Teacher Performance Expectations #4:
Planning Instruction and Designing Learning Experiences
School can be intimidating. It is even harder for students facing an unfamiliar school, language, or culture. One goal is to be a supportive and accepting teacher by creating a welcoming and language-rich classroom to make student transitions easier. Because of these factors, it is important to note how we frame the lessons.
For example, in our Roman Empire Nearpod lesson, students viewed Roman Culture — the Political System, Architecture, Art, and Social Structures. Students were asked to compare the Roman Culture to their own in order to connect meaningfully to their cultural values. In Nearpod, assessments are presented throughout the lesson in the form of Polling (Zoom, Mentimeter) True/False, and Open-Ended Questions. I tell my students, if they do know an answer, write "IDK", which allows me to review my instructional strategy and present the information in a different way. I use Jamboard, Flipgrid, CANVA, or Kahoot-It to assess learning.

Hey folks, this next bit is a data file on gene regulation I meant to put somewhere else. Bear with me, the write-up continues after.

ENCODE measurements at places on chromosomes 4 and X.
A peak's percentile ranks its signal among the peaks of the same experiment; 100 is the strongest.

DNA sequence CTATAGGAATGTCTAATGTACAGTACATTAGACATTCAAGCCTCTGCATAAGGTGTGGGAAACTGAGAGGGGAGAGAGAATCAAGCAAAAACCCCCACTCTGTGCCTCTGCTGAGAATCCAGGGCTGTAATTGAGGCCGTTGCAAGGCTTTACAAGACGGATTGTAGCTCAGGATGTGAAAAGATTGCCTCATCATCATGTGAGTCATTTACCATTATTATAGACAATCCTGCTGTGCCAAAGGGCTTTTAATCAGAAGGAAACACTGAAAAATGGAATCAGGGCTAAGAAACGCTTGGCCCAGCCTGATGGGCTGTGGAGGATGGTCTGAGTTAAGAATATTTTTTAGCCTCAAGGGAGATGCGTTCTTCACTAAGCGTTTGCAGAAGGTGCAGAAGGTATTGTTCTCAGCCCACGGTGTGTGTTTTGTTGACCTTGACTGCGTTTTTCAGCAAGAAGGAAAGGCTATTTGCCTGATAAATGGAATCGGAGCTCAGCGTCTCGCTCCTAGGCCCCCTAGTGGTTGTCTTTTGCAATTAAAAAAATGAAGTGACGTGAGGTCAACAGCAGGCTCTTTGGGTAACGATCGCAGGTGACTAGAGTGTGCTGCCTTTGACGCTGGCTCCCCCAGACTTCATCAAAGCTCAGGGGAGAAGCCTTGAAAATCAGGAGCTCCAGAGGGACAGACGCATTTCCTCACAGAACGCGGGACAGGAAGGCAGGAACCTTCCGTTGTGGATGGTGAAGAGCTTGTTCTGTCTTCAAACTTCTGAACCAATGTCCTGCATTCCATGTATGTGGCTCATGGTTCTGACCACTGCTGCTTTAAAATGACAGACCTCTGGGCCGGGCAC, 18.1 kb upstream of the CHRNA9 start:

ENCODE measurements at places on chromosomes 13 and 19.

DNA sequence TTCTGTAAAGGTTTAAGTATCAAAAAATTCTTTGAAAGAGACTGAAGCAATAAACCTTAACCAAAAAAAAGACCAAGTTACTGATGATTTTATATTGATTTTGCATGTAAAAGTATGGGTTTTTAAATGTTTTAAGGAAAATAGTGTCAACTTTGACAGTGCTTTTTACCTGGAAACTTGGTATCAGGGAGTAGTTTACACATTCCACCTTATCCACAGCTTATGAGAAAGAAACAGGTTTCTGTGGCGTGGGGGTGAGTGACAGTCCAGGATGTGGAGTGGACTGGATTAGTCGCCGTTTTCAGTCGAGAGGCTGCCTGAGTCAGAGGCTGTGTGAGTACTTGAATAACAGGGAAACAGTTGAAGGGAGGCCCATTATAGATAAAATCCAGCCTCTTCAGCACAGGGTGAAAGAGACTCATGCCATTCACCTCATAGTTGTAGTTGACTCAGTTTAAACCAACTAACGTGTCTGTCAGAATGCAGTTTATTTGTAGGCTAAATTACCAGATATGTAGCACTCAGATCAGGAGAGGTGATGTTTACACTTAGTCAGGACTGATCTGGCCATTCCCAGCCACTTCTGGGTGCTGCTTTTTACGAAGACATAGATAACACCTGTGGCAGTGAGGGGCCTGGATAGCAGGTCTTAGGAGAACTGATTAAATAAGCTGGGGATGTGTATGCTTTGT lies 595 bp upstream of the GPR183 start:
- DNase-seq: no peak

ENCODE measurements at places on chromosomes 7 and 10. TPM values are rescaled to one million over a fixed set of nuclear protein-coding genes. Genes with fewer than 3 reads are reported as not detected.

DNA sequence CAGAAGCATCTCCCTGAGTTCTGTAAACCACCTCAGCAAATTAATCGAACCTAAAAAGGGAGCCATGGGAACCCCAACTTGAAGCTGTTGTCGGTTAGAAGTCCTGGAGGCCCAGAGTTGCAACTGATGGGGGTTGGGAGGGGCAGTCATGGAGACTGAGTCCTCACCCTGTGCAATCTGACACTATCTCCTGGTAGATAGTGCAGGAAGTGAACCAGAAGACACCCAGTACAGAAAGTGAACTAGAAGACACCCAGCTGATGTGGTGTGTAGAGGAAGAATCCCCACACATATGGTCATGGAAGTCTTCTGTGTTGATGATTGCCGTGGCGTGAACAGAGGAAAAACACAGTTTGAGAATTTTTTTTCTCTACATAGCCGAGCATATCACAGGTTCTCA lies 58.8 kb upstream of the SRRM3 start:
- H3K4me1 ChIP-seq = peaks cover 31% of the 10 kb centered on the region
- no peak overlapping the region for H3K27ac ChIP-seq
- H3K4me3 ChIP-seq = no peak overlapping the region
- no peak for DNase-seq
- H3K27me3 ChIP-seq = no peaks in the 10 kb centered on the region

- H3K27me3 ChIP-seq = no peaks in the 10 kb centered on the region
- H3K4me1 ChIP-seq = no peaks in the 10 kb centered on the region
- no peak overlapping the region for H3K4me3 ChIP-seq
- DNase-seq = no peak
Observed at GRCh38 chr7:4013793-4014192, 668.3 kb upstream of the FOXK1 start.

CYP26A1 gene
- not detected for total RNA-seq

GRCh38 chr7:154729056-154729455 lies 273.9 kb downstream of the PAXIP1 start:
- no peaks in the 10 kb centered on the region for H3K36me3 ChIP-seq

Connecting academic experiences to community values is essential for meaningful adolescent learning. My plan is to gather a multidisciplinary assessment team of interpreters, bilingual educators, and people who are familiar with the student's culture and language to weigh-in on my teaching methods. I have also utilized useful tools such as Microsoft Translator to communicate with parents, or Venn Diagram Generators as a mental model to explain similarities and differences incorporating visuals. Students LOVE Flocabulary, as well as using music as an assessment, especially when I have them create a rap (AutoRap by Smule) with the vocabulary.